Attack of the Giant Brains

cartoon of men carrying equipment
Ed Fisher

A 1956 cartoon, originally published in Saturday Review, provides a glimpse of how the arrival of computers affected the American imagination.

When American industry first adopted computers in the early 1950s, their potential seemed unlimited. Consultants assured corporate executives that the new machines could tackle a whole range of business tasks, not only rivaling the ability of humans to complete such chores, but surpassing it. In an example that now seems quaint, Wallace Eckert, chief architect of the first computer installed at IBM's Manhattan headquarters in 1948, boasted that his Selective Sequence Electronic Calculator could predict the positions of the moon at six-hour intervals for the next century in less than two years—a task that would take almost 55 years to complete by hand.

Not surprisingly, says Charles Yood, the arrival of this new technology created considerable excitement—and also considerable fear. Yood, a doctoral candidate in history at Penn State, explains that even before computers were embraced for business purposes Americans were inundated with media accounts of "mechanical brains" that could work "faster than a human, tirelessly, and without errors." With these "brains" invading the workplace, even white-collar workers worried that their world would become automated, their jobs obsolete. Pop culture echoed these fears. In the 1957 film Desk Set, for example, Spencer Tracy plays Richard Sumner, an engineer hired to install a computer for Katherine Hepburn's Bunny Watson, head of a television network's research department. The machine will help her be more productive, he promises, but Watson is immediately suspicious: her fear is soon justified when the computer fires not only her but also the entire research staff, the head of the network, and Sumner, who isn't even on the payroll.

In the summer of 2000, while digging through files at IBM's corporate archives in Somers, New York, Yood stumbled upon boxes and boxes of newspaper cartoons, magazine articles, and press releases from the 1950s and '60s reflecting the same technophobia.

Yood proposes that no single factor caused computers to be viewed as a threat. Instead, "It's lots of little things." Like the feasibility studies that companies typically conducted before buying a computer, with methods engineers examining work processes, looking for functions that might be automated: Having to explain the mundane aspects of their jobs to efficiency experts caused workers to fear that the computer would replace them. Promises by upper-management that no one would be fired fell on deaf ears, Yood says, because "All the signs suggested otherwise."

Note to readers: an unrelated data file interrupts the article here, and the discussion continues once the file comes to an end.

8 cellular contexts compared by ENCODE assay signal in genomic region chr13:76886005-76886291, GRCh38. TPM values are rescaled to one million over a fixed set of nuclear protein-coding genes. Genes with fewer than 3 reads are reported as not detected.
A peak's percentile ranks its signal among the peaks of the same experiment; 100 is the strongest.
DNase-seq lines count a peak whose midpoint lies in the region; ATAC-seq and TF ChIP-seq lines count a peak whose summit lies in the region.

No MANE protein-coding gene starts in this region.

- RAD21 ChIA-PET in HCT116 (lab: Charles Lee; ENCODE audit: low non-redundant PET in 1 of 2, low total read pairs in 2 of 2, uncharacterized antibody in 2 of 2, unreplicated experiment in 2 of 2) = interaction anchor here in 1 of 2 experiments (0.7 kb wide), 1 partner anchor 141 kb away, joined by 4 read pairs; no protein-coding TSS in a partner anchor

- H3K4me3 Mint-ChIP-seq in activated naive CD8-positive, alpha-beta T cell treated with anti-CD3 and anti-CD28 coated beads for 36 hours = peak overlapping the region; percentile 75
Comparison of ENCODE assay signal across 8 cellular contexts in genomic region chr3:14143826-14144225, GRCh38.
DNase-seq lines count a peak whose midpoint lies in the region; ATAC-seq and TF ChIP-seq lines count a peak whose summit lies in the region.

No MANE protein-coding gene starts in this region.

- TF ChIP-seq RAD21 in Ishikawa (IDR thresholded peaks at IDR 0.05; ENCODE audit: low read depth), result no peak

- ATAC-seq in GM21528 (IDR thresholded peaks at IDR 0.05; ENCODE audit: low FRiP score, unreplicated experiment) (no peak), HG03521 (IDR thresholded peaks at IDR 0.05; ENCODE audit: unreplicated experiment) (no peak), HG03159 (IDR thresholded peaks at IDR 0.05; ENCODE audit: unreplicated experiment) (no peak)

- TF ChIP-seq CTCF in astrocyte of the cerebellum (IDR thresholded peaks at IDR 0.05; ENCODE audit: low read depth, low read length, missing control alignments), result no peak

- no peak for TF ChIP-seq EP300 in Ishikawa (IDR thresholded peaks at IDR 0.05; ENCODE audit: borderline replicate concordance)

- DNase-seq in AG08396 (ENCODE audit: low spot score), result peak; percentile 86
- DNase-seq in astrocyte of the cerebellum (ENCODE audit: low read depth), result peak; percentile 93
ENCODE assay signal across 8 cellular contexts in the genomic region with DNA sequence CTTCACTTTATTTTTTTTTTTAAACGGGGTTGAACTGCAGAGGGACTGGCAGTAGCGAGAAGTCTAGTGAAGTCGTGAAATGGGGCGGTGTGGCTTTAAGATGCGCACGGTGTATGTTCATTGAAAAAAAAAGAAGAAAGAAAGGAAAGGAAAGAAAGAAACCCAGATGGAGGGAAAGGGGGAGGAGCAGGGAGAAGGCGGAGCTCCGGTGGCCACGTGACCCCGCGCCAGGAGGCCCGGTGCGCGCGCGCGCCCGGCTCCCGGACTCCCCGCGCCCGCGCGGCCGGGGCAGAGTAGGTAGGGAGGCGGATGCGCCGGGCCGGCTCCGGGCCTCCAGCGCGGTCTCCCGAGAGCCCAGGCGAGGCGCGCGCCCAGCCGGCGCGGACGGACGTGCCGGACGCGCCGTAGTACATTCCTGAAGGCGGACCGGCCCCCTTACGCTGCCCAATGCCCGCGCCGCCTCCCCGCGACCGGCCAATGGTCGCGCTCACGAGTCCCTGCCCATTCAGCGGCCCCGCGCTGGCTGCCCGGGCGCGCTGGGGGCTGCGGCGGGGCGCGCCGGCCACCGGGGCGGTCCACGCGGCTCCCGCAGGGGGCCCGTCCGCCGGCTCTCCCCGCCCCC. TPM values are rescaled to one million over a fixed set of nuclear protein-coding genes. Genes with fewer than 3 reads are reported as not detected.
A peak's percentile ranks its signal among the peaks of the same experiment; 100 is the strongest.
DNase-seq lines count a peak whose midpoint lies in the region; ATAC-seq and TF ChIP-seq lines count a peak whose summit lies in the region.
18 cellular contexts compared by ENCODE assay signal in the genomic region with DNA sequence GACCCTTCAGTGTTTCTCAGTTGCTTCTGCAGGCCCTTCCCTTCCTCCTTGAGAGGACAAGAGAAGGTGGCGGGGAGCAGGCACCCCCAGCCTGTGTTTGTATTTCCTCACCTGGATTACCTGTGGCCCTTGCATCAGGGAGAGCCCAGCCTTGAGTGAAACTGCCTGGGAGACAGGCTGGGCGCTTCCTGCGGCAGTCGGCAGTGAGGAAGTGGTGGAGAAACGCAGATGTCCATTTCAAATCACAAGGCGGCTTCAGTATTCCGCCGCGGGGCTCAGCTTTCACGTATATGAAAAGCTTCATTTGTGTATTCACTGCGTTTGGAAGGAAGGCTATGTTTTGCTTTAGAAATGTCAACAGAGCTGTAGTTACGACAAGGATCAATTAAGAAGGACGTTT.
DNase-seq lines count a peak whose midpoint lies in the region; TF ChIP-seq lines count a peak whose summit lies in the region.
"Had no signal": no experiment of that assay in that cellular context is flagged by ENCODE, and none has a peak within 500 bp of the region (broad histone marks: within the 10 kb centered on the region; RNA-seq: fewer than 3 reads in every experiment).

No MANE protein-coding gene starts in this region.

In hindsight, the fears of technological unemployment proved largely unwarranted. Yood cites a 1961 study of 20 companies by the Bureau of Labor Statistics which reported that out of 2,800 employees affected by the installation of a large computer, only nine were laid off. That low number is a bit misleading, he suggests. "Instead of layoffs, some companies relocated workers to other departments, and relied on marriage and pregnancy to reduce their numbers of female employees."

The promises of tremendous savings also proved exaggerated. "By the late 1950s," Yood says, "it was abundantly clear that computers had failed to deliver the rapid gains in office productivity promised by salesmen and systems specialists." He offers multiple explanations. First, the computer technology of the early 1950s was simply not advanced enough to live up to its hype, and as a result the much-vaunted automation was mostly limited to simple tasks like payroll processing. Second, the complex personal interactions that play into even routine business decisions proved difficult to model and program so that a computer could carry them out. Third, data-processing managers, most of whom were young relative to other corporate managers, faced considerable resistance in getting the authority they needed to apply computers broadly within the company. Wary senior executives were reluctant to surrender data to these "upstarts," Yood says, as this was perceived as a loss of autonomy and authority.

Perhaps the biggest reason that computers were slow to reach their potential, he stresses, was the pervasive image of the "giant brain." One cartoon from the 1950s shows an executive standing over a computer, tearfully reminiscing, "I feel a sentimental attachment toward that particular button. It does the job I did when I first came here." In another, an irate boss thunders, "Get busy! We don't pay you to think here, Morris! We've got an electronic brain for that!!!"

The ubiquitous comic relief pointed to a widespread insecurity. Yood suggests that the metaphor of a mechanical brain became a powerful organizing trope for people struggling to understand computers. But by depicting the computer as a thinking machine, faster and more efficient than humans, the metaphor also engendered anxiety. In response, the business-machine industry was forced to launch a full-scale public relations campaign, including testimony before Congress, to dispel the myth of the electronic brain as a job destroyer.

Anticipating public fears and tailoring tactics accordingly could have greatly eased the computer's initial transition into the workplace, suggests Yood. "As people who are affected by technology, it's important for us to consider carefully how any new technology is likely to be received."

Charles Yood is a Ph.D. candidate in the history of science and technology in the College of the Liberal Arts, 105 Weaver Bldg., University Park, PA 16802; cny1@psu.edu. His adviser is Robert Proctor, Ph.D., Ferree professor of the history of science in the College of the Liberal Arts, 312 Weaver Bldg.; 814-863-8943; rnp5@psu.edu. In 2002, Yood received a graduate fellowship from Argonne National Laboratory in Chicago.

Last Updated September 01, 2003